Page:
Aaron Dunn

Variety of books on table featuring different book bindings

If you have a novel ready to print or a collection of photos you’d love to put together in one book, your next set of questions relates to the how of printing. You’ve got the what already covered – congratulations! But when it comes to book binding, you might worry you’ll end up agonizing over your choices.

That’s exactly what we intend to avoid with today’s blog post. When you’re ready to find your on-demand printer of choice, here are the book binding options you’ll have and the reasons why you’d want them.

Saddle Stitch Book Binding

If you have a shorter book (fewer than one hundred pages) that will be used and perused often, saddle stitch may be right for your needs. This form of book binding is ideal for coloring books, marketing booklets, photography or real estate portfolios, programs, and more. Saddle stitching is often the most cost effective form of binding as well, which accommodates most printing budgets.

Spiral Book Binding

If it’s critical for your book to lay flat, spiral binding is your go-to book binding solution. During the spiral binding process, a thick plastic coil is ‘spiraled’ through hole punched pages. You can have as many as several hundred pages in a spiral bound book, but the larger page counts tend to get pretty unwieldy and require a lot larger, thicker spiral coils. In other words, you may end up spending slightly more money on spiral bound books considering the extra materials that are part of the printing process.

Perfect Binding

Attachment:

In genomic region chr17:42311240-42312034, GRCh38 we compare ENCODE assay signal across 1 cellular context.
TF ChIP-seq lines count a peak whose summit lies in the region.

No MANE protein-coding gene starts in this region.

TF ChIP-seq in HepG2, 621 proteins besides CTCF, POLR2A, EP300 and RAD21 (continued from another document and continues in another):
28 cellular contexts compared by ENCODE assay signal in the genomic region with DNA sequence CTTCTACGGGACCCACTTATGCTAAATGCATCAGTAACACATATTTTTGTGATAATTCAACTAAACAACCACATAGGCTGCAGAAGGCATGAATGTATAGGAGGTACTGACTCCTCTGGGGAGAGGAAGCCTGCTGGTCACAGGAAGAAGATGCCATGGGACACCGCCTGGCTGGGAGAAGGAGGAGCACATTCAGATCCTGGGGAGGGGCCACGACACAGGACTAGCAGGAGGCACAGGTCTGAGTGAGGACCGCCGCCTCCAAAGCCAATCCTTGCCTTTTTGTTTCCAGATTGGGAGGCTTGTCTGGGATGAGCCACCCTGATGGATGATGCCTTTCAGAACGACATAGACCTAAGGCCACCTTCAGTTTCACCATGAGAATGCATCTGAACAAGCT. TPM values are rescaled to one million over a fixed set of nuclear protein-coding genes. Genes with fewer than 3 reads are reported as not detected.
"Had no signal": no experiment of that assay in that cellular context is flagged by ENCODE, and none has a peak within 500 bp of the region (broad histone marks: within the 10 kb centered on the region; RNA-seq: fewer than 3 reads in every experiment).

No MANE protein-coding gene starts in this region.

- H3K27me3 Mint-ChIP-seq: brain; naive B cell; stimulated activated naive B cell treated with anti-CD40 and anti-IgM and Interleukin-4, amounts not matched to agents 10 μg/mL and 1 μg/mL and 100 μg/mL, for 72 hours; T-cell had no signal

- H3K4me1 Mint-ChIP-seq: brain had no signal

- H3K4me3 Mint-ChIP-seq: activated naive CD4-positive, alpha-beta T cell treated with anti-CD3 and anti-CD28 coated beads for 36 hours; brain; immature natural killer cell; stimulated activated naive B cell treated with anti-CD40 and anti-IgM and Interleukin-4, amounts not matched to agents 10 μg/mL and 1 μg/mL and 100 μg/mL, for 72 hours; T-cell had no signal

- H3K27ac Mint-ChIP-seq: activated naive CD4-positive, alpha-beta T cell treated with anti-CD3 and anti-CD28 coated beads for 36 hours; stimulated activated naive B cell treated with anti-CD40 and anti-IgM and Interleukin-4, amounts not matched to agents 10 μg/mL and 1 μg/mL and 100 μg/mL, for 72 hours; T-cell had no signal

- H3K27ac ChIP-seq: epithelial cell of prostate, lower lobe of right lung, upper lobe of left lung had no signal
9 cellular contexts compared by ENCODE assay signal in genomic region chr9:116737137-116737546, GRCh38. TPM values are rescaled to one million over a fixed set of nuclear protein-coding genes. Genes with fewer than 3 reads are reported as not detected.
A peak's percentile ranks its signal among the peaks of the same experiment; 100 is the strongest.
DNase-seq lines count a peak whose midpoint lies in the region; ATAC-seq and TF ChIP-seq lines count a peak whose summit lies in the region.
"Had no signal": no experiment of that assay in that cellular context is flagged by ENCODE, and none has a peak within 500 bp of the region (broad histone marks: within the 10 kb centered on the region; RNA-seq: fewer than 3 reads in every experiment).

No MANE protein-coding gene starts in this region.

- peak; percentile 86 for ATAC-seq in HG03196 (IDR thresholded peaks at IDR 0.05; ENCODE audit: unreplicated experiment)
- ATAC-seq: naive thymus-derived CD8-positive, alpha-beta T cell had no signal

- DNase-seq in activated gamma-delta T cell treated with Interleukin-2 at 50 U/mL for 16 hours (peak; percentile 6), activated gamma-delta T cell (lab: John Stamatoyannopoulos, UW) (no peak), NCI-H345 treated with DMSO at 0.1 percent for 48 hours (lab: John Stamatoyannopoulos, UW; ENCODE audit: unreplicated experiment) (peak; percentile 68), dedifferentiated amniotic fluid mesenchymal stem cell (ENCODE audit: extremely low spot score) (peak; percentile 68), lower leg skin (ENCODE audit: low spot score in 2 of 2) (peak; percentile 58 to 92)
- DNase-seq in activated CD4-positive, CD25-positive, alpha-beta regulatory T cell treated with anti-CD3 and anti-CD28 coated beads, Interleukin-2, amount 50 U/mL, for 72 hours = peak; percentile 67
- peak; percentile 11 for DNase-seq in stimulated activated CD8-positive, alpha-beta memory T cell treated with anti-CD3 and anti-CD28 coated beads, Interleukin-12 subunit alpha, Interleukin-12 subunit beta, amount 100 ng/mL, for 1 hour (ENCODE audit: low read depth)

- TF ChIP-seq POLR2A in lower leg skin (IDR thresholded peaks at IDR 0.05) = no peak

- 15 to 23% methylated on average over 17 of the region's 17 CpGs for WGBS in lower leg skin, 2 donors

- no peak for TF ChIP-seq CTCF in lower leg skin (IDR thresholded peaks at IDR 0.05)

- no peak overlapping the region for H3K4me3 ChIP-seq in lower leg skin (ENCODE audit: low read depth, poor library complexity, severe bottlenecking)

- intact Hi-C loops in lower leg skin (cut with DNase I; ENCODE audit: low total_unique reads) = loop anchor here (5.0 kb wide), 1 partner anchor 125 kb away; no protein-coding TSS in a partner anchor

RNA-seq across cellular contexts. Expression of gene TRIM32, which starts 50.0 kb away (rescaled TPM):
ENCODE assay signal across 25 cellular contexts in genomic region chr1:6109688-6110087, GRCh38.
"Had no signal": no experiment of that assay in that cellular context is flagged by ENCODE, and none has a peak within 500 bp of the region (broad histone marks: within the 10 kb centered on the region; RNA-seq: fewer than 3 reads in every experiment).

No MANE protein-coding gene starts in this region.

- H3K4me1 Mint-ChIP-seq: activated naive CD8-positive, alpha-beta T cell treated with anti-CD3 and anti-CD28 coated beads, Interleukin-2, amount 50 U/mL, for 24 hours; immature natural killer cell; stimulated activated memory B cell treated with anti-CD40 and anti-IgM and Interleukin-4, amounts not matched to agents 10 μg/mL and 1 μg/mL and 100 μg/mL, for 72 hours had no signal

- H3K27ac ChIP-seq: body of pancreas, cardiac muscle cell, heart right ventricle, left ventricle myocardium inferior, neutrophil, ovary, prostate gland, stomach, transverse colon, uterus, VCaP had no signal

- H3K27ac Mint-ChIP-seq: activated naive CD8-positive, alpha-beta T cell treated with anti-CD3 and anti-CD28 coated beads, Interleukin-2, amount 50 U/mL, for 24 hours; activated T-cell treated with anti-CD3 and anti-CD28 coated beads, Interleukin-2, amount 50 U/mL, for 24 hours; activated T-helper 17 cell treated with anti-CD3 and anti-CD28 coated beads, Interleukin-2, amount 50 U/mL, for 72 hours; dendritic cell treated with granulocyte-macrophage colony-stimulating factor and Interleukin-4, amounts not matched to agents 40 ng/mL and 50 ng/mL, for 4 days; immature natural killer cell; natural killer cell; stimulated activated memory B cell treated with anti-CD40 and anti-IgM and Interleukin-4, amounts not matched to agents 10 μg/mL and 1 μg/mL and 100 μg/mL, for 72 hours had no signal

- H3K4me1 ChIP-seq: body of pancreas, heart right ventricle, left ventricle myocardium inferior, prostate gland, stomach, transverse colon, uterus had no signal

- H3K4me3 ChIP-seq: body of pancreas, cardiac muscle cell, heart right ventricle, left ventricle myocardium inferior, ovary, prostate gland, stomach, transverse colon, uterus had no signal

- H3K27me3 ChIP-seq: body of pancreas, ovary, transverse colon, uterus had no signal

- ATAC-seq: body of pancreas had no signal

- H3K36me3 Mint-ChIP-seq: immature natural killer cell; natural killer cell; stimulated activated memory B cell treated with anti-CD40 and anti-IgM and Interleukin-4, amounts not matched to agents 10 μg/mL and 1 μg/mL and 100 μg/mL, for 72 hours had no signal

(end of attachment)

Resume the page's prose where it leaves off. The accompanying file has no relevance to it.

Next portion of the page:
Perfect binding, also known as softcover printing, is possibly the most popular form of binding for on-demand printing. You find it virtually everywhere there are books – on small paperback novels, large coffee table books, magazines, and much more. Perfect binding uses cardstock covers wrapped around the pages of your book which are attached with an incredibly strong yet flexible adhesive. Perfect binding is more expensive than saddle stitch, spiral binding, and other ‘loose’ binding methods, but that’s because it’s far more permanent. If you want to feel like you’ve really got a traditional book in your hands, perfect binding is the way to go.

Case Binding

If your number one goal is to appear professional and classic with your binding, then case binding is right for you. Also called hardcover book binding, case binding uses a heavy piece of board cut to size and wrapped in leather or cloth as your binding. Pages are adhered to the inside of this ‘case’ and kept safe and secure. As you’ve probably noted from any trip to the library or time spent in a college class, hardcover books can be pretty massive. Or in the case of children’s book printing, quite tiny – but incredibly durable. As a result, case binding will be more expensive but well worth your money.

Your Best Option

We know we aren’t going to solve the question of hardcover vs. softcover binding for you today. That’s your decision to make. But depending on your specific needs, any of these options may be just right for you, your family, or your business printing needs. To learn more about our book binding options, reach out to the Linemark team today.

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